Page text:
Ergo sum fabrica

Among other things, I find the music of Factory Floor to be perfectly suited to exercising on a rowing machine. The relentless, mechanistic rhythms, alloyed to punctilious electronics and disembodied barking, put me in the right frame of mind for regimen, discipline, and the pursuit of excellence. If this makes my response to their work sound emotionless, you’re mistaken. Music that seeks to elevate the sounds of the assembly line from mere repetition to mantra is, in my book, praiseworthy. (See my thoughts on the essential albums of Kraftwerk.) Which goes some way towards explaining why I have hankered to see them in a live setting: music this ritual and kinetic deserves to be united with its creators.

The first time I saw them on stage was a year ago, in suboptimal circumstances: I was plastered; they were bereft of live percussion, weaving a tapestry of inscrutable electronics across Village Underground, as part of the Convergence festival. I found myself unable to respond, emotionally or otherwise, to their set, coming as it did after three (three!) opening acts of left-field techno.

Undeterred, a couple of weeks ago I seized the opportunity to restore some balance and, having wolfed down the most legitimate tapas in London at Barrafina, walked down a block to the Charing Cross Arches.

Gabe Gurnsey, consummate drummer. Factory Floor TORE IT DOWN tonight! @dfarecs

A post shared by Sachin Patel (@misplacedswag) on

The sight of Gabe Gurnsey behind a drum kit  was instantly reassuring. It connected what I was about to witness with their records, which listen to at least weekly. Behind him, a video screen showcased Dan Tombs‘ beautifully tormented patterns, which responded to the music and cast a frenetic light-show across the venue. Set against the pixelated chaos, Gurnsey cut a consummate, disciplined figure, whether pounding the toms or unspooling intricate 16th-notes on the hi-hat. Notable was the fact his kit was the only ‘acoustic’ instrument on stage: as a consequence, the sound was perfectly isolated and precision-mixed to deliver a fair old wallop. When he leant on the four-to-the-floor bass drum, the almighty thump displaced a cave’s worth of air.

The drums, augmented by classic 808 beats, provided the anchor for Nik Colk Void’s sonic assault, unleashed from a battery of modular synthesizers, assorted gizmos, and her own smeary and effected vocals. She has perfected the manipulation of these elements in real time, which allowed the songs to unfold patiently, then self-remix, and finally interpolate motifs from other tracks. What can be perceived as sterile on record could not be mistaken as such in this setting. The centrepiece was “Ya“, which so cleverly integrated portions of “Wave” that I temporarily forgot the distracting thought I always entertain when hearing the song on record—whether the signature vocal has its roots in LCD Soundsystem’s “Yeah“. (Decide for yourself, reader.)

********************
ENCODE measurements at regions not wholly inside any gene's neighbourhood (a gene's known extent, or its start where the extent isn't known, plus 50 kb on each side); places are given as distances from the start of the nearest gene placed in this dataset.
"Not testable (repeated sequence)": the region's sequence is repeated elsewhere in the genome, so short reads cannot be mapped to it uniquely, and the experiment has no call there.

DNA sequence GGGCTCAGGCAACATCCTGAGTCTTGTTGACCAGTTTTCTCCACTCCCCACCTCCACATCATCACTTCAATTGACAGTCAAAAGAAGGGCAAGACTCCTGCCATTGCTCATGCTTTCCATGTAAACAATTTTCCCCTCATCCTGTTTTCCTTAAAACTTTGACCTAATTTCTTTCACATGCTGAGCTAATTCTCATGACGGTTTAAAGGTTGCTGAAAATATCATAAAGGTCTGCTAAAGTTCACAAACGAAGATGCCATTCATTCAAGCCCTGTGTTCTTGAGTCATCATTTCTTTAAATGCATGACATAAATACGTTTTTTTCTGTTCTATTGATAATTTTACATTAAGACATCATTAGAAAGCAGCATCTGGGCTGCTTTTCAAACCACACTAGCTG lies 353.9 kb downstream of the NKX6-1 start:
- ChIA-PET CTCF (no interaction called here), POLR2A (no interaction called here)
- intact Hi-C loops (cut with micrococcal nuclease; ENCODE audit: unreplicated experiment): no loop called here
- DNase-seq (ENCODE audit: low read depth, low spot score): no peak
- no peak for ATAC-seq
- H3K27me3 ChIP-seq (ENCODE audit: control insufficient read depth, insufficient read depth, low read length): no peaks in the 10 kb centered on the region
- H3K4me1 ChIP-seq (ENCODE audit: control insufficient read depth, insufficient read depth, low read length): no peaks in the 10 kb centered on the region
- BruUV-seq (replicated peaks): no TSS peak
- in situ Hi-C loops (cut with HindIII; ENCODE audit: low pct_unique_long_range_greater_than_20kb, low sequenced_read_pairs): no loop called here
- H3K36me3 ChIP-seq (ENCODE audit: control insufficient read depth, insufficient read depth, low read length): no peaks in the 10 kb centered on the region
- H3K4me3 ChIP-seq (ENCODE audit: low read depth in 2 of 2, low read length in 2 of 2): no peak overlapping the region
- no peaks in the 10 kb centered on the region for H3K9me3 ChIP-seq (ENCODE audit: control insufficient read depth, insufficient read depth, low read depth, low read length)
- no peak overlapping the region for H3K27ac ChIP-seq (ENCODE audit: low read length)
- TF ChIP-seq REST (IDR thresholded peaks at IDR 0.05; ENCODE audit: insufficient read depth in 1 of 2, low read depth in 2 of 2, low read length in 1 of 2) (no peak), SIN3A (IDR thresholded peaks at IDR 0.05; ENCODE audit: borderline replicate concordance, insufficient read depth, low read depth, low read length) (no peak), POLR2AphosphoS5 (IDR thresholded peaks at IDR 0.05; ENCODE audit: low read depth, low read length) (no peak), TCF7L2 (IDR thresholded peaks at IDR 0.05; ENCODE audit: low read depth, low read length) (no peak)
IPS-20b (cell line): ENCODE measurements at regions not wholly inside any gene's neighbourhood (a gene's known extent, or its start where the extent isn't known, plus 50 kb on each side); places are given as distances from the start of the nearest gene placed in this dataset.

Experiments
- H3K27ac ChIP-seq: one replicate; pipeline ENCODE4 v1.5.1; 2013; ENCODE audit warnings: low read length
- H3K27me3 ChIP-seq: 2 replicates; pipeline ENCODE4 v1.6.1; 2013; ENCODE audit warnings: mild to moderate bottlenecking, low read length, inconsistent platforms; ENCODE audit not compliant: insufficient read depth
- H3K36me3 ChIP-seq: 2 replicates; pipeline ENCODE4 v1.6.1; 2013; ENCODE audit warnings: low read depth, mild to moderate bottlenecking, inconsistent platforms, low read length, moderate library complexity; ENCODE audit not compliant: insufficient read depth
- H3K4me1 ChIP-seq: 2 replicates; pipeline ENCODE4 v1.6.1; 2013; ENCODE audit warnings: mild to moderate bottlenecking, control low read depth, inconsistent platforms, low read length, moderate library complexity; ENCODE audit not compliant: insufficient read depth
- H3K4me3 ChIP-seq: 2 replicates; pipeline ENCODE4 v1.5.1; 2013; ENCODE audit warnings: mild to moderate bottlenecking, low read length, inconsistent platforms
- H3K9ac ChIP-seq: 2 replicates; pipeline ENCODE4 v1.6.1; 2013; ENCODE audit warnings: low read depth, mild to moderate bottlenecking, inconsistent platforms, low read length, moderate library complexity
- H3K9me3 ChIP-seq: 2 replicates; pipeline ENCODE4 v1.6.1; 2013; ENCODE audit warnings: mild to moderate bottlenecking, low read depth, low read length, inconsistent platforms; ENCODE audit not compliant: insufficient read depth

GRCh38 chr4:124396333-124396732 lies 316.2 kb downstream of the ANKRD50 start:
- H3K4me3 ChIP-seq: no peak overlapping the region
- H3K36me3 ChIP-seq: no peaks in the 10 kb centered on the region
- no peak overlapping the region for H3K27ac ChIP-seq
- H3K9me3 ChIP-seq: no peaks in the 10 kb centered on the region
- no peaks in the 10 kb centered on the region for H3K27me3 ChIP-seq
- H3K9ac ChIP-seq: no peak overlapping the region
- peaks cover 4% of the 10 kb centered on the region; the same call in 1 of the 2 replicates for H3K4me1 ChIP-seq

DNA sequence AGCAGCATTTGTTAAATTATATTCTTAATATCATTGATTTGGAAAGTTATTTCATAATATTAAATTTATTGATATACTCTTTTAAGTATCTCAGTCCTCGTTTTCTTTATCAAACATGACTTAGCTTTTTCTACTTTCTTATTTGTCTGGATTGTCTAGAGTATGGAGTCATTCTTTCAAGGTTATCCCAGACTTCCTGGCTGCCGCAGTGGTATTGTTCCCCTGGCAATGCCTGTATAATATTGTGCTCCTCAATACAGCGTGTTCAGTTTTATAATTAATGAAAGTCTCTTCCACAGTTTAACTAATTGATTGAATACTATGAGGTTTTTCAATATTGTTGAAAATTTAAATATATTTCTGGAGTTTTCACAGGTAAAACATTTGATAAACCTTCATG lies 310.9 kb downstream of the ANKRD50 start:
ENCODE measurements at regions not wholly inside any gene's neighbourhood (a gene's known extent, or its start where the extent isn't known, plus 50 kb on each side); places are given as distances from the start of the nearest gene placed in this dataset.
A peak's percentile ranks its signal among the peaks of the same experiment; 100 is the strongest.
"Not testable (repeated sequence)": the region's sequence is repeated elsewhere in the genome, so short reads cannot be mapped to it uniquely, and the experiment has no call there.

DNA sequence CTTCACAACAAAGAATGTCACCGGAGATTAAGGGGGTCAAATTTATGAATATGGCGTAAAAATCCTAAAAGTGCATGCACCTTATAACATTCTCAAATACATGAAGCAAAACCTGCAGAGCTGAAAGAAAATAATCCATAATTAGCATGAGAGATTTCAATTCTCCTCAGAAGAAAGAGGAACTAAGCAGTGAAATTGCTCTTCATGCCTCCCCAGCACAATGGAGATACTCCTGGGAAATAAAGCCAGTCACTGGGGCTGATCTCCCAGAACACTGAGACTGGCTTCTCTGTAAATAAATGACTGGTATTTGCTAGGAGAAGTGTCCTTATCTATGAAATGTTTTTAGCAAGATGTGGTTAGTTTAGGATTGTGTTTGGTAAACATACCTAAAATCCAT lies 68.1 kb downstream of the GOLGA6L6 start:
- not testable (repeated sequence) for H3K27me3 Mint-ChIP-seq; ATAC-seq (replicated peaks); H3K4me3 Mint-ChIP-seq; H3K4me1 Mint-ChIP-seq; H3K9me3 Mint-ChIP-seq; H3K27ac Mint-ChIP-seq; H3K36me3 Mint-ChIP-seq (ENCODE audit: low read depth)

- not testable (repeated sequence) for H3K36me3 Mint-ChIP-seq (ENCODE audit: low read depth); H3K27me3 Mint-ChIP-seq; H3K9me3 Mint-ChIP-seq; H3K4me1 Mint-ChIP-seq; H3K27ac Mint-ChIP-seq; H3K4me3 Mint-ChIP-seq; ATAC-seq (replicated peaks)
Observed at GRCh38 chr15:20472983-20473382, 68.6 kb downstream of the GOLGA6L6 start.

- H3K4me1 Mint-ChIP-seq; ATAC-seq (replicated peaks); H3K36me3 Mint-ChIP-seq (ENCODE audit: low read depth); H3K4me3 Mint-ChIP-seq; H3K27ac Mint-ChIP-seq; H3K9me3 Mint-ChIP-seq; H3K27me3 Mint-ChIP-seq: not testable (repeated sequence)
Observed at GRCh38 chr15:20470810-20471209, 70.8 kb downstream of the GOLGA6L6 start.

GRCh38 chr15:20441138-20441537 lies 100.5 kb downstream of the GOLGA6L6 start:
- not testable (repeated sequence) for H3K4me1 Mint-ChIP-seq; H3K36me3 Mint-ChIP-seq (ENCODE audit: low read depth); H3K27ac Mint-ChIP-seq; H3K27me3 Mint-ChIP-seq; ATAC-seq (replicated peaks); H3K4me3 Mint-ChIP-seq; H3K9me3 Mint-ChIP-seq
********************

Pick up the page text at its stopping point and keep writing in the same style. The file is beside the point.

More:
Amidst the throbbing noises, the gut- and gullet- punching bass tones, and the seamless symbiosis of man and machine (file next to Battles), the atmosphere flitted between raucous punk gig and Berlin techno palace. The crowd responded in rapturous fashion, their euphoria belying the undercurrent of menace that sometimes creeps into Factory Floor’s music. By contrast, the opening act Ghost Culture’s more catholic take on techno, with bendy analogue synth leads and blink-and-you’d-miss-it syncopation, came across like music you might wish to hear when transiting through an airport at pace. Functional and aesthetically pleasing, yes, but not designed to sublime. Gurnsey and Void were unafraid of ugliness and punishing textures, and through this, they achieved the sublimation I so hoped for. As the house lights came up, you could half imagine, in true DFA/Despacio style, “Here Comes The Sun” being piped over the Tannoy.

That didn’t happen, but everything else I wanted the set to deliver pretty much did. Consider myself humbled, and corrected.

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